A plaque assay is a modification of a bacteriophage assay and is used to estimate the titer (concentration of a solution) of a phage stock. A plaque assay contains a virus combined with bacterial cells on the surface of an agar plate. The agar plate inhibits the spread of viral progeny to neighboring bacterial cells which results in plaque formation (lysis of bacterial cell). The purpose of this lab was to perform a bacteriophage assay and to calculate the original stock titer of the phage stock using the known set of dilutions and direct plaque count. The hypothesis for this experiment was that plaques will form on all the agar plates within a range count of 30 to 300.
Lactobacilli adhesins can be broadly classified according to their targets in the intestinal mucosa (i.e. mucus, extracellular matrix), based on their localization in the bacterial surface (i.e. surface layer proteins) and/or to the way how they are anchored to bacterial surface (i.e. sortase-dependent proteins, N/C terminal anchored). Extracellular matrix (ECM) comprises of variety of proteins like collagen, fibronectin, laminin along with mucins.
Bacteria taking up foreign DNA is known as transformation. Transformation implies uptake in bacterial, yeast or plant cell DNA while transfection is the term used in reference of mammalian uptake. Chemical transformation, electroporation or particle bombardment is the typical method of construct into a host cell. Conjugation: The easiest illustration is to consider this as a version of bacterial sex. In conjugation the two bacterial cells connect, and the male donates a piece of DNA to the female.
There are enzymes located on the intestinal brush border known as ferrireductases which reduce ferric iron to the more soluble ferrous state. Once reduced, the ferrous iron is then transported across the mucosal cells by the transporter protein divalent metal cation transporter 1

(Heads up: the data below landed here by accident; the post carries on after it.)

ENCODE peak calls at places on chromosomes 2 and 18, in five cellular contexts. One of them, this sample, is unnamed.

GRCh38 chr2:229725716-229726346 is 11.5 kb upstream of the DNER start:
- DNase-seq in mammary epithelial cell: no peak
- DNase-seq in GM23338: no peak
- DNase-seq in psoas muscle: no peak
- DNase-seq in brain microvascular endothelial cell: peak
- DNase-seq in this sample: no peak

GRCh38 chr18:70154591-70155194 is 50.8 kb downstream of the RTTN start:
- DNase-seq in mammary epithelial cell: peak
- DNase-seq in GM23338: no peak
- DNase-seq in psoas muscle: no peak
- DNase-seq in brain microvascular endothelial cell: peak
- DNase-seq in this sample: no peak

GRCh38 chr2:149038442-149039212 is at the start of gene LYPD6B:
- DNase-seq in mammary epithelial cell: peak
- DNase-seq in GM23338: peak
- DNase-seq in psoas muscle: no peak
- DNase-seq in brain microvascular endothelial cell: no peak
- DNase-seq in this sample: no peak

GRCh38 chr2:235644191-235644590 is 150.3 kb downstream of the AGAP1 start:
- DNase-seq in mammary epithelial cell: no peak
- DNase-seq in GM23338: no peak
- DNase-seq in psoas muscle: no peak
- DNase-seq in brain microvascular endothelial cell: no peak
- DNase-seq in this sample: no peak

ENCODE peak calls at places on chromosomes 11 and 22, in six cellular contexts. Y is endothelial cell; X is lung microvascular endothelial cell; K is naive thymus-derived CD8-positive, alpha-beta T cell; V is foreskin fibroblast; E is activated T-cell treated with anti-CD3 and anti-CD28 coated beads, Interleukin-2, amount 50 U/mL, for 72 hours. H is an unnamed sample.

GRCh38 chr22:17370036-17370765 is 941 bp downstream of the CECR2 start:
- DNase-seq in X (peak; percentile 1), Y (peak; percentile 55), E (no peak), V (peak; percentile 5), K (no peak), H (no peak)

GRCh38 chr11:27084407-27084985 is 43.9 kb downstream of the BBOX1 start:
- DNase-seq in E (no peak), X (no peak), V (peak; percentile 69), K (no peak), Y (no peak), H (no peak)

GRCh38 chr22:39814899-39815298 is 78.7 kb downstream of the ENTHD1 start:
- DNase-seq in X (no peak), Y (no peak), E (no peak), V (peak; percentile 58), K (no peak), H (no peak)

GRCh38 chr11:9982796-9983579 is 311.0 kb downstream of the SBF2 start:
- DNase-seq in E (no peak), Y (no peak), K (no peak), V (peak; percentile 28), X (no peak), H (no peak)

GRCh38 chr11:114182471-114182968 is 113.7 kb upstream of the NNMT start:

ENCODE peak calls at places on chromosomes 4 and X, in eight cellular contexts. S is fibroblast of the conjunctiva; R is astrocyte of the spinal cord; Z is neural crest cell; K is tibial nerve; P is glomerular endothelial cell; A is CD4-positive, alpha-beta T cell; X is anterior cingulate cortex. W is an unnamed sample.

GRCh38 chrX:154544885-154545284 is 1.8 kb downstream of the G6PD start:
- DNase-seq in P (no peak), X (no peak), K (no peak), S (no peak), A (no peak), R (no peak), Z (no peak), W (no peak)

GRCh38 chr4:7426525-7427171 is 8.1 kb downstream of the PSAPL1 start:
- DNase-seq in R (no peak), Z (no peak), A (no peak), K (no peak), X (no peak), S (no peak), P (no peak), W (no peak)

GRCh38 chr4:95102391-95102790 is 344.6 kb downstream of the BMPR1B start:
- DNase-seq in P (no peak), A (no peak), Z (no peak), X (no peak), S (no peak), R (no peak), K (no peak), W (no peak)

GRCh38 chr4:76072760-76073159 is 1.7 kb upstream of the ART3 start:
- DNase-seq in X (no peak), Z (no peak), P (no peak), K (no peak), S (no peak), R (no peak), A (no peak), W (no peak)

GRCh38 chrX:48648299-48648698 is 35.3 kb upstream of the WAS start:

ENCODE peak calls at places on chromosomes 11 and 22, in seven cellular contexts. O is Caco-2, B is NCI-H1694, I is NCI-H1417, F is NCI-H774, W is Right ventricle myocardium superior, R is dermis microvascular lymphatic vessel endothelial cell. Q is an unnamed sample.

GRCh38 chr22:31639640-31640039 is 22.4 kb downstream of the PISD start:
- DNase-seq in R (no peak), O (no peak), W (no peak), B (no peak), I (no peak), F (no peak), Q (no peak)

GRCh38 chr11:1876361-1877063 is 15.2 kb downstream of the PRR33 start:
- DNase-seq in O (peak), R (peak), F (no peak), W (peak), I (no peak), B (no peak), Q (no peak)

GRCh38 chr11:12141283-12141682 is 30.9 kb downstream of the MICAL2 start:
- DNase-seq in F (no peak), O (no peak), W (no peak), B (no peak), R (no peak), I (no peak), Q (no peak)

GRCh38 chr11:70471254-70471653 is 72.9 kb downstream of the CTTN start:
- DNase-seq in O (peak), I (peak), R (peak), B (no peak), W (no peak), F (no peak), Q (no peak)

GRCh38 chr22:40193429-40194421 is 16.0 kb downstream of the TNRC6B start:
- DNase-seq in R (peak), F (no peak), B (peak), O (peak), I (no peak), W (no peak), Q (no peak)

The link between bacteria and ulcers was then established. After a great deal of research, it was revealed that in individuals that were infected with Helicobacter Pylori, antibodies were found in the bloodstream. Helicobacter Pylori are able to attach to cells as they go through the mucous layer of the stomach. When the bacterium enters the stomach, an enzyme called urease converts the stomach cells chemical urea into ammonia and carbon dioxide. The enzyme urease tends to trigger inflammation.
The repressor is a regulatory protein that binds to the operator and blocks transcription of the genes of an operon. Inducers bind to the repressors and they also regulate gene expression. In the process of identifying the three strains of E.coli, ONPG (ortho-nitrophenyl b-D galactoside) was used as an indicator. ONPG is a substrate that can detect B-galactosidase, and when it does, it turns yellow. Sarkosyl was also a detergent used in the lab to lyse open cells.
Mannitol high salt testing is done in order to determine if the bacteria is salt tolerant and can ferment mannitol. Catalase activity test establishes whether the bacterium produces the enzyme catalase. The eosin methylene blue test or EMB, inhibits the growth of gram positive bacteria and tests whether or not gram negative bacteria can ferment lactose. Lactose fermentation testing is done to see if the bacterium is capable of fermenting sugar by testing for acid and gas production. These are the possible tests that are needed in order to identify unknown
Conversely, Klebsiella pneumoniae and Escherichia coli are both coliforms, which are able to ferment lactose. Of the Enterobacteriaceae family, there are genera that are in the normal human flora. Some species such as K. pneumoniae and E. coli are opportunistic pathogens which can capitalize on weakened host defenses and cause food poisoning (Baron, 1996). S. enterica secrete proteins that help aid in intracellular invasion and proliferation (Hensel, 2009). K. pneumoniae is a part of the normal human mouth, skin, and intestine flora, but can wreak havoc if inhaled (Ryan,